Smart Shopping: Lawn Tractors
Heated competition among the big-box stores has lowered the price of a well-equipped automatic-drive tractor to as little as $1,000 or so. That's several hundred dollars less than comparable machines from only a few years ago.
Big-name brands are also piling on premium features as they trade some of the profit margins they enjoyed at the corner mower shop for the added volume of home centers and large retailers like Sears, which together sell nearly 70 percent of lawn tractors.
Lawn tractors now dominate the ride-on marketplace, with some models available for less than the cost of a rear-engine riding mower. (Keep in mind, though, that a bagging kit will typically add another $250 to $400 to the total cost). Tractors can accept light-duty attachments to plow, tow a cart, or clear snow. Lower prices and versatility help explain why lawn tractors have become far more popular than riding mowers.
Tight-turning riders are a growing alternative. Also known as zero-turn-radius models, these let you steer by pushing or pulling levers, each controlling a driven rear wheel. The advantage is added maneuverability in tight spots and around obstacles. But you pay a premium for agility and faster cutting.
Price range: lawn tractors, $1,000 to $2,500; tight-turning riders and zero-turn radius, $2,500 to $7,000 and beyond.
Lower-priced models are gear-driven and require a shift lever and combination brake/clutch to change speed. Spending more will buy you a model with a clutchless automatic drive, which allows even more convenient, continuously variable speed changes via a hydrostatic transmission or a continuously variable transmission (CVT). Most models have a translucent fuel tank, making it easy to check fuel level. Some have a fuel gauge and cupholders. Still others provide cruise control to rest your foot on long runs and an electric power takeoff (PTO) switch to engage the cutting blades, instead of a manual lever.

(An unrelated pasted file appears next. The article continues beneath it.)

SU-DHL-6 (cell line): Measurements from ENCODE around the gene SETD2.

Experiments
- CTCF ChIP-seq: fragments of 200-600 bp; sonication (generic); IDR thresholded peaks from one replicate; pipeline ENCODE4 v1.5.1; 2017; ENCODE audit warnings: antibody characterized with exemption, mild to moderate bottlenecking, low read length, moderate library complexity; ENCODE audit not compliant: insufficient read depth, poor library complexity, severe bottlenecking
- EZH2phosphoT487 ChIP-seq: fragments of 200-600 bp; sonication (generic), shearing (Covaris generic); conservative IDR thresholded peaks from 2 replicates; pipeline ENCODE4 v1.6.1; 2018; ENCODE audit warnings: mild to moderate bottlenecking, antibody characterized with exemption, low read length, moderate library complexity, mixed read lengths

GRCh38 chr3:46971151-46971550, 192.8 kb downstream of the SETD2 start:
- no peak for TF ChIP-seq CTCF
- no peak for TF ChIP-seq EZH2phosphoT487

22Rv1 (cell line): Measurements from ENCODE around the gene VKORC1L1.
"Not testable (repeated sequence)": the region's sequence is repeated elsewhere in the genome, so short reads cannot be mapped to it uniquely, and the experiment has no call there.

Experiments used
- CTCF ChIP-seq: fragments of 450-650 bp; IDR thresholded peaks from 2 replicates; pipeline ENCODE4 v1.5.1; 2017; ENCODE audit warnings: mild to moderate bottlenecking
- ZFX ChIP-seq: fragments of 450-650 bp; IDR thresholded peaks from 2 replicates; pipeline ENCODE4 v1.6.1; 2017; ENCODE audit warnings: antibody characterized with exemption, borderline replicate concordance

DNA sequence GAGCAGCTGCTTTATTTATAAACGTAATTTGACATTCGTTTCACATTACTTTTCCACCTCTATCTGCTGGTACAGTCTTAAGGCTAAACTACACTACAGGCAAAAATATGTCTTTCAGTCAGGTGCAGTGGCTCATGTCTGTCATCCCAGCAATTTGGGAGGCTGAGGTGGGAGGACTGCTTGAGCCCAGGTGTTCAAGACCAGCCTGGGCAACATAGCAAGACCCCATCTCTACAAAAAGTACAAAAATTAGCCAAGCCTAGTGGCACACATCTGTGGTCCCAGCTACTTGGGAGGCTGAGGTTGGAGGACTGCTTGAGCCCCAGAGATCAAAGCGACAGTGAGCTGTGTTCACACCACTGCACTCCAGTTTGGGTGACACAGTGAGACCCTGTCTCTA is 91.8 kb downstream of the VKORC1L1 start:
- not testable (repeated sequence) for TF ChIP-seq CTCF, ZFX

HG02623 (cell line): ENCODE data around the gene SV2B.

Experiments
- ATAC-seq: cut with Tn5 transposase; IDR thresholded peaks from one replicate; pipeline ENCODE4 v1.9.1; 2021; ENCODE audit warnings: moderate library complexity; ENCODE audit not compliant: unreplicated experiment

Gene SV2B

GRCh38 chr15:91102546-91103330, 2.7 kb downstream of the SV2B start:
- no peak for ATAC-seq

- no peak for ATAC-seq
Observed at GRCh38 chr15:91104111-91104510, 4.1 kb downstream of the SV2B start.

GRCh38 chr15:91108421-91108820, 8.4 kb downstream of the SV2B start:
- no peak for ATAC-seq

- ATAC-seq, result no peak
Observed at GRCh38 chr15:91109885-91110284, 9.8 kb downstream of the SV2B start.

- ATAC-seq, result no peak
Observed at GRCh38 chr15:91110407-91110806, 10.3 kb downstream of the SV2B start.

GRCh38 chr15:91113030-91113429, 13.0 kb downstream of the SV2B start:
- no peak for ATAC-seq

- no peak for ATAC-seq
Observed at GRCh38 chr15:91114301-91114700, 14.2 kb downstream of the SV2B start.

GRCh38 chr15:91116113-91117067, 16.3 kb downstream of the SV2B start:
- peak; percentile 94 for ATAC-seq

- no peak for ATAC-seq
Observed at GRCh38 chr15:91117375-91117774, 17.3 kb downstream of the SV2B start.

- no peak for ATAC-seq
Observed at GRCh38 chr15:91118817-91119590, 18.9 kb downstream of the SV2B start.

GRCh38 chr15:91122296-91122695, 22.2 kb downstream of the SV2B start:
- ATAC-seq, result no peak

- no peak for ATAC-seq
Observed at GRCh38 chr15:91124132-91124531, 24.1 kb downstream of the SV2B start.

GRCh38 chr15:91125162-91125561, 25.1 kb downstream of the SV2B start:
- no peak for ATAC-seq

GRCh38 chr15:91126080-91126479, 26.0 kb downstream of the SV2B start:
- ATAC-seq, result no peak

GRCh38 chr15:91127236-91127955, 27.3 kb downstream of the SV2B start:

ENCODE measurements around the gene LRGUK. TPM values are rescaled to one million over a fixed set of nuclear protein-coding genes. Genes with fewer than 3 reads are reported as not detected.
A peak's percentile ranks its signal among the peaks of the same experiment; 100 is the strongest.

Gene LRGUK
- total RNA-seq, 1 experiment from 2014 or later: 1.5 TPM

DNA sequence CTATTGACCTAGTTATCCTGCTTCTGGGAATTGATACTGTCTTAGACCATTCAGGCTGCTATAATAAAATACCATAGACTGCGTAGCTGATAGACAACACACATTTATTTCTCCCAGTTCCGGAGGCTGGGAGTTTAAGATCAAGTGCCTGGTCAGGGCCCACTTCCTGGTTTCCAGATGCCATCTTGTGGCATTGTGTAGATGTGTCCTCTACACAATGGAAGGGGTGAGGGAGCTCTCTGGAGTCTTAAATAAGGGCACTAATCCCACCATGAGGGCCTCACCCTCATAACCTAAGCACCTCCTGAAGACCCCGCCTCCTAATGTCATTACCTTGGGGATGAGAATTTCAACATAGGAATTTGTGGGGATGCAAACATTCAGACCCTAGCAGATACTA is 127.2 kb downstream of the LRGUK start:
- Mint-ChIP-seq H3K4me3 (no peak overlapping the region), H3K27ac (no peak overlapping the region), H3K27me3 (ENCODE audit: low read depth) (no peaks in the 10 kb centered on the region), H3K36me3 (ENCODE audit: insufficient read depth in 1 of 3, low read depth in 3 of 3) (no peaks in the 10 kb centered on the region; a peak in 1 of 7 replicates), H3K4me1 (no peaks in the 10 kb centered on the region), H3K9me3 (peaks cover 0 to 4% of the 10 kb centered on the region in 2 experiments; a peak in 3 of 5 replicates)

HOW TO CHOOSE
Wide-swath mowing at a reasonable price makes lawn tractors an appealing choice if you have a half-acre or more of lawn. Falling prices for tractors also help explain why small, rear-engine riders are nearly extinct.
Keep these points in mind as you shop:
Determine the mowing you'll do. All tractors can side-discharge clippings, the mode most people use. Many include a mulching plate that seals the deck so clippings are cut finely and deposited into the lawn rather than on it. But a kit for bagging clippings typically costs hundreds of dollars extra. Before paying more for that bagging, be sure that the model you're considering did well in that mode and that you will use it.
Pick your retailer. Most of the brands we tested are now at major retailers as well as dealers. Big-box stores tend to have the lowest prices. But dealers typically offer more personalized service, setup, and instruction. Cub Cadet, John Deere, Poulan, Toro, and Yard Machines are at Home Depot. John Deere, Husqvarna, and Troy-Bilt are sold at Lowe's. Sears sells Craftsman and Husqvarna, and Wal-Mart has Yard Machines and Yard-Man.
Don't count horses. Some models now pack 20 hp or more. Higher horsepower doesn't guarantee more performance, however; models with as little as 17 hp mowed as well as brawnier models.
Play it safe. Use common sense when mowing. Wear ear plugs or muffs; all of the machines we tested emitted more than the 85 decibels at which we recommend hearing protection. Don't mow on grades steeper than 15 percent. Look behind you when you mow in reverse.